So here’s an observation from Seth Emerson in today’s Mailbag:
I am a huge believer in the “culture” of football programs shaping success. That is largely led by coaching staffs and coordinators, and sometimes strong player-leaders. Have you noticed a big culture shift from the Bobo/Grantham era to Pruitt/Schottenheimer? If yes, in what ways are the inner workings of the program different than years past?
– Scott C. Davis
Well, the culture of the offense was just fine under Bobo, as the results show, and he and Pruitt were in sync on a lot of things. So thing can’t be quite grouped together like that.
But there was definitely a cultural change, along with big changes in how things were done behind the scenes, after Pruitt’s arrival. I think Bobo had wanted to do things a certain way – more the Alabama way, for lack of a better term – and Pruitt was able to reinforce that and push Richt that way. That meant some changes in the way practice was structured, the addition of more quality-control and recruiting staffers, and recruiting in general.
The bigger question going forward is how much Schottenheimer could change things, if at all. It’s still hard to get a read on him, as it’s early, plus he hasn’t been made available to the press since January. He comes from the NFL, as many years as Grantham. But unlike Grantham, Schottenheimer enters a situation where the emphasis is on him fitting in, rather than him changing the way things are done.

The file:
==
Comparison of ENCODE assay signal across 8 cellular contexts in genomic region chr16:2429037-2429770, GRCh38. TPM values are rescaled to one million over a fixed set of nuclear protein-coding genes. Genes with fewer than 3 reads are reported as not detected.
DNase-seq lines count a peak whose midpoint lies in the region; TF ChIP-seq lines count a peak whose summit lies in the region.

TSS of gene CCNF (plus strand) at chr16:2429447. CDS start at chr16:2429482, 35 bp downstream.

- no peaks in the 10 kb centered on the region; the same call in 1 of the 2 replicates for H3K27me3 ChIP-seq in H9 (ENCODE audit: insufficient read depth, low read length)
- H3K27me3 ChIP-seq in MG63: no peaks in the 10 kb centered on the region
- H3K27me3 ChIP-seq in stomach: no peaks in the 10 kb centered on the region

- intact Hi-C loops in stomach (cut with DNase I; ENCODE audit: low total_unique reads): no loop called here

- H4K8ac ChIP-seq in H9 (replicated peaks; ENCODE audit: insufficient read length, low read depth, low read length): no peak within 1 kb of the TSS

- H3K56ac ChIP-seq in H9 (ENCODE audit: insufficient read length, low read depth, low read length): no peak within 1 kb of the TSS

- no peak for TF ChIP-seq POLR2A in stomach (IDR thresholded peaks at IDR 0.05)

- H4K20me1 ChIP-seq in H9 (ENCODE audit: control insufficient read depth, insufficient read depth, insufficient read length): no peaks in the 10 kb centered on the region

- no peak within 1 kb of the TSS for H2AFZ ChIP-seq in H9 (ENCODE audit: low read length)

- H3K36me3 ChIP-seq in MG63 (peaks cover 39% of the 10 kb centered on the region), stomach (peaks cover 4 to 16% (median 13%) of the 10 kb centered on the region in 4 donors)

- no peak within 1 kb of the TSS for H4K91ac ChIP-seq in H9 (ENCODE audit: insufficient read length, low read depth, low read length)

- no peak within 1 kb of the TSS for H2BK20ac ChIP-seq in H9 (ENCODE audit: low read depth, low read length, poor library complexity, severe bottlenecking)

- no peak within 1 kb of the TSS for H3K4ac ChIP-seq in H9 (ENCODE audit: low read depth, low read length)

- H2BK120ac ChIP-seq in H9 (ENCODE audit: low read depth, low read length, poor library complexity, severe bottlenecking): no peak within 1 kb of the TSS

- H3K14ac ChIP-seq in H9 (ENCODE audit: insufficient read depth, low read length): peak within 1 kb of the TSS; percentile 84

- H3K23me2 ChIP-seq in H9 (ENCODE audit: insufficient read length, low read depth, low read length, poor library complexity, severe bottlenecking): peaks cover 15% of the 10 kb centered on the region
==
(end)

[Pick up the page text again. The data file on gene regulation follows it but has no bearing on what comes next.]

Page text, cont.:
So far I’ve just seen small, subtle changes from Schottenheimer – such as double-repping quarterbacks at practice – while otherwise he’s doing his best to fit in, and Pruitt remains the bigger power behind the scenes.
We’ve all given Mark Richt his fair share of grief over the years for being slow to change things that obviously weren’t working right, and deservedly so. But if he’s earned crap for not being nimble enough when things are crumbling, he also deserves credit for the times when he does finally adjust. Firing Willie Martinez may have been the hardest thing Richt ever had to do as head coach, and he waited a year too long to pull the plug, but in the end, he did it.
And so now we seem to be in the middle of another key period in flux for the program, and Seth’s right that it’s not really about Schottenheimer, who’s not expected to be an agent of change. Instead, it’s about consolidating the way the program started going about its business after the arrival of Jeremy Pruitt. It’s noteworthy that Seth sees Pruitt as someone who was able to validate what Bobo wanted to do and that both were able to convince Richt (and Richt, in turn, to convince B-M) that it was worthwhile to chart a new course.
I get the feeling after reading Emerson’s observations that Bobo’s gonna do alright in his new gig. But I wonder if Pruitt will be as convincing on his own as he was when he was part of a tag team act with someone who clearly had Richt’s confidence after being a part of the program for so many years. My guess is that if this season goes well, when Pruitt talks, Mark Richt will have no problem listening.
In any event, it should make for an interesting program dynamic to watch play out this season.